Tuesday, July 28, 2009
Court Rules Quadriplegic Student May Be Seated for Bar Exam
By SHERRI M. OKAMOTO, Staff Writer
The California Supreme Court yesterday issued an order for the State Bar to permit a ventilator-dependent quadriplegic law school graduate to be seated today for the bar examination.
Sara M. Granda, a recent graduate of the U.C. Davis Law School, requested and obtained special accommodations for the exam, but according to the State Bar, she never submitted the statutorily required application for the test itself.
As Business and Professions Code Sec. 6060.3(b)(3) provides that an application filed “after June 15 for the July examination shall not be accepted,” the State Bar asserted in a release yesterday that it was “powerless to make an exception” pardoning Granda’s alleged non-compliance.
But it said that the Supreme Court could override the statutory deadline through its inherent authority over the admission to practice law in California, and yesterday filed a request for guidance with the high court and said that it would not oppose an order for Granda to take the exam.
Sacramento attorney Stewart Katz, who is representing Granda, said he was “a little contemptuous” of the State Bar’s move, as the organization had “no interest in resolving the matter” previously and “all of a sudden now they need guidance.”
“It’s just unfortunate they can’t get guidance for moral competence,” he complained. “This entire situation was avoidable.”
Katz filed an action for relief on behalf of Granda in federal court last Wednesday, but U.S. District Judge Morrison C. England Jr. of the Eastern District of California Friday declined to issue a restraining order to prohibit the State Bar from preventing Granda from taking the test.
He said he had filed a motion for writ relief with the California Supreme Court yesterday as well and that his client was at home in Davis yesterday “doing some last minute bar review” in hopes of being seated today.
Granda was paralyzed from the neck down at the age of 17 in a 1997 car crash. According to court documents from a lawsuit based on the accident, Granda lost control of her 1989 Ford Escort while over-correcting the drifting car and it rolled several times.
She sued Ford Motor Company and the Bergen Tire Company for strict product liability and negligence, then settled her claim against Bergen but lost at trial against Ford. The Third District Court of Appeal upheld the judgment in an unpublished 2004 decision.
Although the accident left her without use of her arms and legs and dependent on a ventilator to breathe, Granda went on to earn her undergraduate and master’s degrees from California State University, Sacramento and her law degree from U.C. Davis.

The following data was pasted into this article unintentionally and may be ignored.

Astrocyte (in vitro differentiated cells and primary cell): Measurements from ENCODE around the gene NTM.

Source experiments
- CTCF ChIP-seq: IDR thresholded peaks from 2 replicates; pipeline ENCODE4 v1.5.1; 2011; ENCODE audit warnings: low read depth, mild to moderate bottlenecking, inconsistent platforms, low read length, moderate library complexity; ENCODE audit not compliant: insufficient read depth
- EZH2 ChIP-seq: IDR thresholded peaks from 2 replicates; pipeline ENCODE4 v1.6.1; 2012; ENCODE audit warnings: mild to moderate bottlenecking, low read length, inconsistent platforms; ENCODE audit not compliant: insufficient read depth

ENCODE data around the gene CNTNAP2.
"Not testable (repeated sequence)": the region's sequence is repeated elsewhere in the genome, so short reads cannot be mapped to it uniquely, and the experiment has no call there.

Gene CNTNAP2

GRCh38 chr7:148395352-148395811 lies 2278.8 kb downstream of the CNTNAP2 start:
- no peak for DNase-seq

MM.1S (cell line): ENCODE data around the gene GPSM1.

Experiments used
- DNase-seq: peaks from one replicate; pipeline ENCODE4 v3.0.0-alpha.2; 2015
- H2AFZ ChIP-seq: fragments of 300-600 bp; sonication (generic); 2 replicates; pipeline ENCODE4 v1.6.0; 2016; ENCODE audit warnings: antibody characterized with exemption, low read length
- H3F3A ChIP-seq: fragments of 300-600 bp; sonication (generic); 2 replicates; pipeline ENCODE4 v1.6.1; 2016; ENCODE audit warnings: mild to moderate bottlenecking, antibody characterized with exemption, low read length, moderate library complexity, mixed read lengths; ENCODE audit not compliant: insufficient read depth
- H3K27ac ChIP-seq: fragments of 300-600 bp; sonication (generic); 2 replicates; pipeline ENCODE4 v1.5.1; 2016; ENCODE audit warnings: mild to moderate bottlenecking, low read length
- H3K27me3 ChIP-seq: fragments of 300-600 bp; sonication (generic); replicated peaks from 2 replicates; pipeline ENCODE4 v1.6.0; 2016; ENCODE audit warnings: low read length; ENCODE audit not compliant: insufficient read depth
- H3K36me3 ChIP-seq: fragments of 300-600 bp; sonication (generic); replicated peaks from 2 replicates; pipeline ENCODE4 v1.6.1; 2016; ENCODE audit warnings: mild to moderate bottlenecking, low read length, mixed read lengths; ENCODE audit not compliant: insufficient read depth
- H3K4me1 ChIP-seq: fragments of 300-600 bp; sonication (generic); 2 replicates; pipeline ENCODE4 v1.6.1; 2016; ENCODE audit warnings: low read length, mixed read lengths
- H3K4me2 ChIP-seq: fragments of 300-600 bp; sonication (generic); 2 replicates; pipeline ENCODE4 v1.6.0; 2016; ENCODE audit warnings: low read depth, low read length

The state Department of Rehabilitation footed the bill for her education, including $4,700 for bar exam preparation courses. In its filing with the Supreme Court yesterday, the State Bar said that Granda apparently expected the state to pay her $600 exam application fee but that it had no record of receiving payment.
It noted that Granda had elected to file her application online and that online applications must be accompanied by credit-card payments in order to be processed.
However, Katz insisted that the state had already paid her application fee, as Granda does not have a credit card, subsists on Supplemental Security Income payments, and the fee would be more than “all the money she had in the world.”
Katz argued that the application “is about where and when you’re taking the exam” and that the State Bar “already knew that” about Granda, so the paperwork was “repetitive” and “unnecessary.”
Yesterday’s order directed the State Bar to permit Granda to take the exam provisionally, subject to her filing a complete application before Sept. 1 and compliance with all other requirements for admission to practice.
Gov. Arnold Schwarzenegger, who had issued a statement calling on the State Bar to allow Granda to be seated, issued a statement yesterday that he was “pleased to hear that Sara will not be penalized by a simple bureaucratic error that would have postponed years of hard work and created many more months of anticipation,” praising Granda as “an inspiration” for having “overcome much in her life” and wishing her luck on the exam.
The State Bar also issued a statement following yesterday’s ruling that it was “pleased that the Supreme Court has provided the guidance that will permit Ms. Granda to take the bar exam” and promising to seat her and making all previously agreed to disability accomodations available to her.
The case is Granda v. State Bar of California, S174922.
Copyright 2009, Metropolitan News Company